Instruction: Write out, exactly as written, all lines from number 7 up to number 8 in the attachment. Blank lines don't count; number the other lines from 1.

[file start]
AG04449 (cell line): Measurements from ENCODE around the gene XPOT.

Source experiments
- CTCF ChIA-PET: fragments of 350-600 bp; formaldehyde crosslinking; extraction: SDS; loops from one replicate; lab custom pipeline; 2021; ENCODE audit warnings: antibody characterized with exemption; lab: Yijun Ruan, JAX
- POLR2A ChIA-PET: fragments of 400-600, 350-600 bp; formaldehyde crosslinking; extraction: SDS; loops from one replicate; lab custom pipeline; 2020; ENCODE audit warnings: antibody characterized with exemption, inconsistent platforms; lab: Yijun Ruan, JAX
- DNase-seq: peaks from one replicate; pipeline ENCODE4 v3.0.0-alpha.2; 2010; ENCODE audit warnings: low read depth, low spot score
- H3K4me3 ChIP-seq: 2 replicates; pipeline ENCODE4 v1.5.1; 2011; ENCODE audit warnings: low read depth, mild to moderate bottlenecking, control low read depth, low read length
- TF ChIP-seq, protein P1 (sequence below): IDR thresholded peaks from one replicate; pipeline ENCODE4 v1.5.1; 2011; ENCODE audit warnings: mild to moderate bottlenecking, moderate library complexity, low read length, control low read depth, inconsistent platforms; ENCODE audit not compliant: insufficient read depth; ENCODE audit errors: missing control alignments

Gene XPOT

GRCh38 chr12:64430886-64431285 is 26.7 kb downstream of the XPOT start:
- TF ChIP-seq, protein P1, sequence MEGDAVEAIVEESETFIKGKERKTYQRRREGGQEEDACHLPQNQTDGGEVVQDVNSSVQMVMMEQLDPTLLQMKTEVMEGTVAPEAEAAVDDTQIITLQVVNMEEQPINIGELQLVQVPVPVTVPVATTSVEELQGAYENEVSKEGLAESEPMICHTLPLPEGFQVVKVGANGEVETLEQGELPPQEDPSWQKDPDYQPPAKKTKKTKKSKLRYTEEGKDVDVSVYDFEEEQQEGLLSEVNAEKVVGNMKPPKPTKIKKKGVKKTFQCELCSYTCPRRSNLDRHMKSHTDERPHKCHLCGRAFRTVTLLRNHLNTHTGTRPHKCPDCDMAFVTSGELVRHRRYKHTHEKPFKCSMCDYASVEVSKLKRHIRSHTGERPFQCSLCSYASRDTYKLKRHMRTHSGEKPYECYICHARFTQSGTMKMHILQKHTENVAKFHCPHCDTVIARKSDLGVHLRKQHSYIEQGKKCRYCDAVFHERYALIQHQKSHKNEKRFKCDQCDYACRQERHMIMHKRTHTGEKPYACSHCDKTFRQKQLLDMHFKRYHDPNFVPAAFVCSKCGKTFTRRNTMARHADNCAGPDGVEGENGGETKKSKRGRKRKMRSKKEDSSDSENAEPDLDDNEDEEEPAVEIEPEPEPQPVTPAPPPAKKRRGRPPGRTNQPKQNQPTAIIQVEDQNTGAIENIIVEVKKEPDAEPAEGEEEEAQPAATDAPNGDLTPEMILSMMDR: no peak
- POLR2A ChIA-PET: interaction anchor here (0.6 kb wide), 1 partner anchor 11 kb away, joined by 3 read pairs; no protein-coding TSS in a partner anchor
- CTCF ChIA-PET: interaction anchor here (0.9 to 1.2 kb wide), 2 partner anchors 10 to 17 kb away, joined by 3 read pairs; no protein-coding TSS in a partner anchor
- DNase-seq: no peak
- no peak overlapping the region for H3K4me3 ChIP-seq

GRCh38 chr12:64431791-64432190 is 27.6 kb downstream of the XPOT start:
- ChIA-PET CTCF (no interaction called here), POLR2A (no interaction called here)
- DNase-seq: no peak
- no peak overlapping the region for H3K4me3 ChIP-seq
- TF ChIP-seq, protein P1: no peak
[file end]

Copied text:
- TF ChIP-seq, protein P1 (sequence below): IDR thresholded peaks from one replicate; pipeline ENCODE4 v1.5.1; 2011; ENCODE audit warnings: mild to moderate bottlenecking, moderate library complexity, low read length, control low read depth, inconsistent platforms; ENCODE audit not compliant: insufficient read depth; ENCODE audit errors: missing control alignments

Gene XPOT